Indian Butter Chicken (Murgh Makhani) features tender spiced chicken that’s marinated in yogurt and grilled, and then served in an aromatic spiced tomato-based sauce that’s velvety smooth and rich with cream and butter.
I have to share a secret…
This is my very favorite meal in the whole world. (And I’m excited because I only make it two or three times a year…after all it is butter chicken!)
I’ll admit this recipe may look intimidating at first glance because of the long ingredient list and drawn out instructions. But take a deeper look…a lot of the ingredients are probably things you already have in your fridge or pantry, and not including marinating the chicken, this dish only takes about two hours to prepare.
Think about it this way: you’re only two hours away from heaven. And on a Sunday afternoon, what could be better than the smell of Indian spices filling the house?
I invite you all to try my favorite dish and let me know how you like it. By the way, I’d love to hear what your favorite meal is!
Indian Butter Chicken and Where it Comes From
Murgh makhani (also known as butter chicken) is an Indian dish of chicken that’s marinated in a spiced yogurt mixture and typically cooked in a tandoor, which is a traditional clay oven. For us cooks at home, the chicken can be grilled or cooked in a hot oven. Once cooked, the chicken is combined with a richly-spiced tomato-based cream sauce that’s made even more luxuriously velvety with the addition of butter.
According to Wikipedia, chicken makhani was invented in the 1950s by three Indian restauranteurs in Delhi: Kundan Lal Jaggi, Kundan Lal Gujral and Thakur Dass. The story goes that they came up with the recipe by combining leftover chicken with a creamy spiced tomato gravy that was rich with butter.
What Ingredients are in Indian Butter Chicken (Makhani) Sauce?
In addition to butter, cream, onion, garlic, ginger, and tomato, makhani gravy has quite a few spices. It typically contains a spice mix called garam masala that’s a blend of the following: cloves, coriander, cumin, bay leaves, black and/or white pepper, cinnamon, cardamom, nutmeg, and mace. I’ve occasionally seen variations that include star anise and/or fennel as well.
Along with garam masala spice mix, butter chicken usually has fenugreek (which has a pleasant almost caramelized sugar aroma) and turmeric (which adds color). Chili powder can also be added. You can customize your spice blend by adding more of any spice you like (I usually add a bit more cumin, coriander, and cinnamon).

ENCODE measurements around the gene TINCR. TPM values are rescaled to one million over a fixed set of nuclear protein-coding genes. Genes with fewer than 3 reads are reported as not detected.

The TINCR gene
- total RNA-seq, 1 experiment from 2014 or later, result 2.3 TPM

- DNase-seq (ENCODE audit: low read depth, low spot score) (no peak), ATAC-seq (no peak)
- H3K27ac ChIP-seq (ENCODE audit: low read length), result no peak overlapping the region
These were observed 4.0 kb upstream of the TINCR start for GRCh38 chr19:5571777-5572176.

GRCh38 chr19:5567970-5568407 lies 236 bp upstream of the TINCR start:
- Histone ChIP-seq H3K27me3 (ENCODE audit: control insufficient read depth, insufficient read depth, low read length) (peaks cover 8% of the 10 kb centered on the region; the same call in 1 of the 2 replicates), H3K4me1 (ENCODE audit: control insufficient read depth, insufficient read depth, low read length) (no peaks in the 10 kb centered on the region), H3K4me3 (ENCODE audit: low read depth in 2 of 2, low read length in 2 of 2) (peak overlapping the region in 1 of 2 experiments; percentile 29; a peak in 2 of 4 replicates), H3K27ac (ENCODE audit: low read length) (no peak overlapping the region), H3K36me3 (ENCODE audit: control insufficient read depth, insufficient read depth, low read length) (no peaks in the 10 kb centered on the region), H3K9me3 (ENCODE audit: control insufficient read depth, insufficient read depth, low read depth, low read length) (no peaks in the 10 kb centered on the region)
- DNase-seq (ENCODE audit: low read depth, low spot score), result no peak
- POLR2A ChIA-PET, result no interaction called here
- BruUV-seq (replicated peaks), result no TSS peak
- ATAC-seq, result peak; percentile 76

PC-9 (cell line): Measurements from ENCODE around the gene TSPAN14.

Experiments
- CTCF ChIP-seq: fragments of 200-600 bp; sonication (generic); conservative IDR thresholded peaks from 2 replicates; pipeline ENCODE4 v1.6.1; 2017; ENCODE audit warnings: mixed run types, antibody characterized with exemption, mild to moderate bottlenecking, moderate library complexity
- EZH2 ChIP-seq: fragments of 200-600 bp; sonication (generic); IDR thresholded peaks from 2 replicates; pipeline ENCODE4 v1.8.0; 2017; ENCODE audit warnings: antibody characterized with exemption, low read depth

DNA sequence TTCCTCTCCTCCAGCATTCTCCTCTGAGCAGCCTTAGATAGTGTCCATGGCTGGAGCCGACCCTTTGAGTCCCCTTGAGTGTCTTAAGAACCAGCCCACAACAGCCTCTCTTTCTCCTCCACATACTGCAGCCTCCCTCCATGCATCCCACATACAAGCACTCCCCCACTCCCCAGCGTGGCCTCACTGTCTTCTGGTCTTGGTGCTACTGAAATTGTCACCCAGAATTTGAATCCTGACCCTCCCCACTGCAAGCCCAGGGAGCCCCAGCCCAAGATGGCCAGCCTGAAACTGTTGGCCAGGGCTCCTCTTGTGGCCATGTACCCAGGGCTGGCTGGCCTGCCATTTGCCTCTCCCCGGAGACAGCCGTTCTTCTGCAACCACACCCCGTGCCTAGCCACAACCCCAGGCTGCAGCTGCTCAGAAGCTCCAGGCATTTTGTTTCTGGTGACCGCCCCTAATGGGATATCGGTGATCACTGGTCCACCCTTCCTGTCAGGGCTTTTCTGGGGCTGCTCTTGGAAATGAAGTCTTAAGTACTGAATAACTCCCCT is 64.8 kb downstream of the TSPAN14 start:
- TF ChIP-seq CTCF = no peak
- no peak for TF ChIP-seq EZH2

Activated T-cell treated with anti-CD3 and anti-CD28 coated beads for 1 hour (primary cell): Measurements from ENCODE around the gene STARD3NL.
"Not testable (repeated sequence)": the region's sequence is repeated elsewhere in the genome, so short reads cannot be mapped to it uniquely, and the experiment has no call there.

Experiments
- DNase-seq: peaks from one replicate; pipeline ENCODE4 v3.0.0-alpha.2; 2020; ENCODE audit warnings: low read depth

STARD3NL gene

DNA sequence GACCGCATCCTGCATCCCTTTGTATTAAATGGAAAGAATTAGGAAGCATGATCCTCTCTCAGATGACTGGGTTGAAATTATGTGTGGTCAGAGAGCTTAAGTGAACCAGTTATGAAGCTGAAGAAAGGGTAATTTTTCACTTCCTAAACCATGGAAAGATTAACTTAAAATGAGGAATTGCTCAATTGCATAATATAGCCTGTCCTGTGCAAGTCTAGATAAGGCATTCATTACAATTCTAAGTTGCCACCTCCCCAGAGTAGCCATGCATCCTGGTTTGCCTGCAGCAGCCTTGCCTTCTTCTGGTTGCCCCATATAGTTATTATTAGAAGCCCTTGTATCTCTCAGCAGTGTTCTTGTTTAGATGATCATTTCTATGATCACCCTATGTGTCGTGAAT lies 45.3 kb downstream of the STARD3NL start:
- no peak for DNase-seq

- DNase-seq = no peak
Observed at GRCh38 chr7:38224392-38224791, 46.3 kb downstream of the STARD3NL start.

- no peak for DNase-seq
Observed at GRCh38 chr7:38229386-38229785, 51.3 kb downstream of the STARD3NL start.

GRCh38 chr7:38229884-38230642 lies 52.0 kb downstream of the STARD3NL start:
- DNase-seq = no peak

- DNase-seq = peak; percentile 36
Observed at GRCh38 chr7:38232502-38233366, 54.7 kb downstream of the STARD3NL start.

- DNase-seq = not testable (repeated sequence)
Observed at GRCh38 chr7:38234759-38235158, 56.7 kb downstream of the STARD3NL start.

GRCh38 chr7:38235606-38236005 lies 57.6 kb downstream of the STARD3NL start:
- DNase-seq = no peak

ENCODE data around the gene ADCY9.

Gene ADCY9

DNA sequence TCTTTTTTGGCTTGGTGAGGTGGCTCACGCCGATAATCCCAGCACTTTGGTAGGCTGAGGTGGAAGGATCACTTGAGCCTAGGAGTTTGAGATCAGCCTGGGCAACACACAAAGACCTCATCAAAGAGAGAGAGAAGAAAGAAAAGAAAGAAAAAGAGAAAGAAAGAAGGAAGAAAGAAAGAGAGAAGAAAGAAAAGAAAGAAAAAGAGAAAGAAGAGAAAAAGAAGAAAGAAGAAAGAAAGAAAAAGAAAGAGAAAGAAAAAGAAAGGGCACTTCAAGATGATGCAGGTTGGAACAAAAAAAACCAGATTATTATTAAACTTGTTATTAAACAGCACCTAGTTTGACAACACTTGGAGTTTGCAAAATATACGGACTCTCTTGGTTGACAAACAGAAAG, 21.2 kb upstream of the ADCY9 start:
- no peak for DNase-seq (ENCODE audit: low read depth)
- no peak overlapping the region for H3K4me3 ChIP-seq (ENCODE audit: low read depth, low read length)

How to Make Indian Butter Chicken
If you’ve never made butter chicken before, you’ll be pleased at how easy it is to make! For butter chicken, the chicken and gravy are cooked separately.
The thing to keep in mind when you want to make butter chicken is that the chicken needs to marinate in the fridge at least two hours before cooking (but overnight is better, and up to two days is fine). After being marinated, the chicken is cooked in a traditional clay oven called a tandoor, but at home, I either grill it or cook it in the oven (425F for about 12 minutes or so; remember, chicken is fully cooked when there’s no longer any pink inside).
Don’t rush the marinade; this is what lends not only flavor to the chicken, but helps tenderize the meat.
Onion, garlic, ginger, and jalapeno are cooked in oil, and then tomato products (like diced or crushed tomatoes, and tomato paste) are added along with a cooking liquid (like water or chicken stock). The spices are added and the mixture cooks a bit so the flavors can blend.
After a while, the gravy is blended until smooth, golden raisins are added for bursts of sweetness to help balance the spice, and then the cooked chicken is added. The dish is finished with butter and cream and typically served with basmati rice. The sauce should be thick enough on its own without the need to add flour of any kind.